Critical Decisions To Retire Early From Government

Chris Reddick |
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Working in government is a rewarding career since you can serve the public and significantly impact society. But many civil servants want the opportunity to retire early or have the option of retiring early from civil service and enjoy time with their family, travel, or take on new challenges such as working in the private sector. Some of the critical issues to consider when retiring early from the government are discussed in this blog post.

Health Insurance

Perhaps the biggest concern is the ability to get adequate healthcare coverage when you retire from your government job. Healthcare coverage will most likely not be an issue if you are a veteran. But if you are not a veteran Medicare does not kick in until age 65. So finding health care on Healthcare.gov might be a rather expensive option, or you might have a spouse that works and get on their plan. But this is a crucial consideration for retiring early and is often not well thought out.

Pension

Many government jobs offer a pension plan. What is the earliest you can take the pension and maximize your benefit? Would it make sense to take a lump sum from the pension or take a lifetime annuity? These are critical decisions that can impact your cash flow in retirement. Analyzing the choices and formulating a strategy is essential to have enough cash flow to fund your retirement.

Career Changing

Another option is to work for the private sector after retiring from government service. Career changing has become an increasingly popular option with more private-sector opportunities for the skills you learn working in government. In addition, working in the private sector can be an excellent way to build up your 401(k) plan until retirement. Maxing out your 401(k) and taking advantage of the higher pay in the private sector is a way to catch up and save more for retirement. But unfortunately, many do not save up to the maximum employee deferral limit.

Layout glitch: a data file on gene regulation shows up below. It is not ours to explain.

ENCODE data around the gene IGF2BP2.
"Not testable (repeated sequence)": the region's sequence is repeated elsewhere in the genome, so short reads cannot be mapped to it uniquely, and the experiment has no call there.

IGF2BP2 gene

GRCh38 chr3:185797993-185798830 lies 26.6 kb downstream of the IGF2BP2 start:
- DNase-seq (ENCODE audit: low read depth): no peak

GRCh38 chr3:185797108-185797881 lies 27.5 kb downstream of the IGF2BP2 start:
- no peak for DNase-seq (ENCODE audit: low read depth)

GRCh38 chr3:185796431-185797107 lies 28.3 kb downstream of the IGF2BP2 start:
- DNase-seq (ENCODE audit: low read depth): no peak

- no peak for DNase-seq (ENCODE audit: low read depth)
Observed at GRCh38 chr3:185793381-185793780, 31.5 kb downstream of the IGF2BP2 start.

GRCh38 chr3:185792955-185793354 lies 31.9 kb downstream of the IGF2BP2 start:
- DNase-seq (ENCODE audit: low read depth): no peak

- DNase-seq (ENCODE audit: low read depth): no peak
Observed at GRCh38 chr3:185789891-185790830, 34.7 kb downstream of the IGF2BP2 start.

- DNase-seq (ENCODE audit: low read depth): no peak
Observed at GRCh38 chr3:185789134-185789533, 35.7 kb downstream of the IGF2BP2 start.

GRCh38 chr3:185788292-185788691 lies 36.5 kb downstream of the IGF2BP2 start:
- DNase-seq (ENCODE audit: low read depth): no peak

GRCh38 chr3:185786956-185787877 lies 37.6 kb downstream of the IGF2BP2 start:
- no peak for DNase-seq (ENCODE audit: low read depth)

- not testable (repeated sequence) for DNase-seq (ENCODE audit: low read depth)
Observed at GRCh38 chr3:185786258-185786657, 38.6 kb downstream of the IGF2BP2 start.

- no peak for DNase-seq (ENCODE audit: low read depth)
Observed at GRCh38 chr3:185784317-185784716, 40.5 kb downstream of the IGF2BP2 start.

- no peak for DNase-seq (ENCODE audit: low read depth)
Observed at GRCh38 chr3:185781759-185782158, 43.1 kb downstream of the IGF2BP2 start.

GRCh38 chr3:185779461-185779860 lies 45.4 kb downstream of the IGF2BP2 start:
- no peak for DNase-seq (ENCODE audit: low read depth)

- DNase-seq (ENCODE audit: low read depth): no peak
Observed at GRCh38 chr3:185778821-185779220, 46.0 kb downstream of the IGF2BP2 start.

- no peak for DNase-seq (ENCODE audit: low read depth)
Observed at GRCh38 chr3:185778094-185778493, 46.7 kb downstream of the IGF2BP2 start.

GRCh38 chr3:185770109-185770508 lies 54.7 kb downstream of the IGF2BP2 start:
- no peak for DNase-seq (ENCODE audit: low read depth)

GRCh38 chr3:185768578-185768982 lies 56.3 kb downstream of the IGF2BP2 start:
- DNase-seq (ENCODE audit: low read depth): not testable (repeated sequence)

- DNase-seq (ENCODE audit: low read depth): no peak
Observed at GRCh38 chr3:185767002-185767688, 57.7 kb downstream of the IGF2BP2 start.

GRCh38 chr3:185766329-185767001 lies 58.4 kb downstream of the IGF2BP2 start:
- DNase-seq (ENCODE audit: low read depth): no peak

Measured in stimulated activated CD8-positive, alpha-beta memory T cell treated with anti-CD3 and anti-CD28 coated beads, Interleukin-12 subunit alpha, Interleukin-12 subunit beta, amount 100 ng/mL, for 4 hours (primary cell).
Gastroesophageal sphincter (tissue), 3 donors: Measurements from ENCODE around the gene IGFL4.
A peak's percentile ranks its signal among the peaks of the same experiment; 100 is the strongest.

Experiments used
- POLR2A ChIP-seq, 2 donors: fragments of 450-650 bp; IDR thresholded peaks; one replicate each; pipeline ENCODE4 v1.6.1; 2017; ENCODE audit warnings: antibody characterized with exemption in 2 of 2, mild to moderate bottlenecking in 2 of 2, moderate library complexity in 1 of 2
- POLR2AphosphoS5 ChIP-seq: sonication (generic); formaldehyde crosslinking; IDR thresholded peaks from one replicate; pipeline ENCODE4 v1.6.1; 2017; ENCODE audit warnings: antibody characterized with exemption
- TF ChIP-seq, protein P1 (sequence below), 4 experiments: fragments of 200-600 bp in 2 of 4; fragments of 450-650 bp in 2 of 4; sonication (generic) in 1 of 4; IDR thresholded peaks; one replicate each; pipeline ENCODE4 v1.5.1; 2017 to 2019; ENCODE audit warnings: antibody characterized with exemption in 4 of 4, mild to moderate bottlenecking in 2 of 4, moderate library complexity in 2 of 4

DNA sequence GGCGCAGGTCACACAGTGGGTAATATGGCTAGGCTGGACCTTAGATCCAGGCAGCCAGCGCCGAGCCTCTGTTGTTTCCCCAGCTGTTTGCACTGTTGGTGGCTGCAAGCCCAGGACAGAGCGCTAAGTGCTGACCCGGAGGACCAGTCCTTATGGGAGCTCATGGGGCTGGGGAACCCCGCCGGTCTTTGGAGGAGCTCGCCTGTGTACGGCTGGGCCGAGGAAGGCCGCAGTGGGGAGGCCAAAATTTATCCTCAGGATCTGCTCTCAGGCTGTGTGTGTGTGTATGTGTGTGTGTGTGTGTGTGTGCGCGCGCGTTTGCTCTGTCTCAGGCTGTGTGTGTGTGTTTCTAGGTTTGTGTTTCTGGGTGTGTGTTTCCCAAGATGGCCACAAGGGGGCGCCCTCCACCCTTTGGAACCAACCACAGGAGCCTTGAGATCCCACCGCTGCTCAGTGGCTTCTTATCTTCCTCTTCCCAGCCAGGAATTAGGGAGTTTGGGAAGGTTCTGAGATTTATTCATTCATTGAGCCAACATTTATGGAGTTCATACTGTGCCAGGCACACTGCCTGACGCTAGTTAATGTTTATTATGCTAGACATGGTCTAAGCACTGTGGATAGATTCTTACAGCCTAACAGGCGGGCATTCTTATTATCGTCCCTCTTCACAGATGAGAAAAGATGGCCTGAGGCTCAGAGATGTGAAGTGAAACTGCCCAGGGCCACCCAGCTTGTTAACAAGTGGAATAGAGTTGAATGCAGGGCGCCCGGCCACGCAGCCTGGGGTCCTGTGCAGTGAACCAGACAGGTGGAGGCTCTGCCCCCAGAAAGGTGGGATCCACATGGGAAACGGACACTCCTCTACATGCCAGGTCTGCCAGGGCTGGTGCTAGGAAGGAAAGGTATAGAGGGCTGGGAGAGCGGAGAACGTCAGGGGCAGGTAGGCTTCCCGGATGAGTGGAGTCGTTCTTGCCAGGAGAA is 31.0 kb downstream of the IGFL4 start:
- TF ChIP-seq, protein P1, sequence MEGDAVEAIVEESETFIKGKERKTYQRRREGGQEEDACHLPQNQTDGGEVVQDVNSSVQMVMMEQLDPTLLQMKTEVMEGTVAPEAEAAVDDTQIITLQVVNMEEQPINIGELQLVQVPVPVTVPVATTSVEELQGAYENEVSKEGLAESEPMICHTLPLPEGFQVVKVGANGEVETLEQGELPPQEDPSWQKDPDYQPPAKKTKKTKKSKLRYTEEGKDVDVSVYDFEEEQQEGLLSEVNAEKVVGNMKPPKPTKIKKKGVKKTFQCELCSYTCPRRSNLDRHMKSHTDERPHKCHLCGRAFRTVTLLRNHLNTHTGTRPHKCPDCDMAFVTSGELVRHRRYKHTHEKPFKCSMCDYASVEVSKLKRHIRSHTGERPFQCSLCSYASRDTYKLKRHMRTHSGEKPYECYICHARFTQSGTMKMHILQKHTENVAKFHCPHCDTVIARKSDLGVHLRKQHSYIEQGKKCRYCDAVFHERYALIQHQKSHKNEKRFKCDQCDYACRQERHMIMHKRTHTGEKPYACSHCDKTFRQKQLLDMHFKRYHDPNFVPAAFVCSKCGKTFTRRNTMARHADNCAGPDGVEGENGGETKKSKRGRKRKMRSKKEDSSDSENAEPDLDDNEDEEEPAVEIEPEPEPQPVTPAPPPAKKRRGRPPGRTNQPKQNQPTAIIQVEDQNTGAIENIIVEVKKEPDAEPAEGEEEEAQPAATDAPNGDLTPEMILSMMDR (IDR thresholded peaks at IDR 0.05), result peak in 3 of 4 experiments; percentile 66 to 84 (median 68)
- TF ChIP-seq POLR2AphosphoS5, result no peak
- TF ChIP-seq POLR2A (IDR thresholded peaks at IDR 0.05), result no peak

Rollover TSP, 457, or 403(b) plan

One important consideration is whether you will roll over your old TSP, 457, of 403(b) plan into an IRA or new 401(k). If you were saving money on one of these plans, you need to decide what to do with the money. A common one is to roll the pre-tax money into an IRA or a current employer 401(k) plan if working for the private sector. The benefit of a rollover is that you have better investment choices. Also, it creates more efficiencies rather than having multiple plans to rebalance and monitor. But the TSP and many government retirement plans can have great investment options that need to be factored into whether a rollover makes sense.

Talk to a Financial Planner

You don't have to make this difficult decision alone. You could talk to a financial planner to determine. A financial planner can take all of your goals and look at the best options to retire early from the government and have a successful retirement. Reach out to me, and we can explore how to retire early from your government job.

 

*This content is developed from sources believed to be providing accurate information. The information provided is not written or intended as tax or legal advice and may not be relied on for purposes of avoiding any federal tax penalties. Individuals are encouraged to seek advice from their tax or legal counsel. Individuals involved in the estate planning process should work with an estate planning team, including personal legal or tax counsel. Neither the information presented nor any opinion expressed constitutes a representation of a specific investment or the purchase or sale of any securities. Asset allocation and diversification do not ensure a profit or protect against loss in declining markets.

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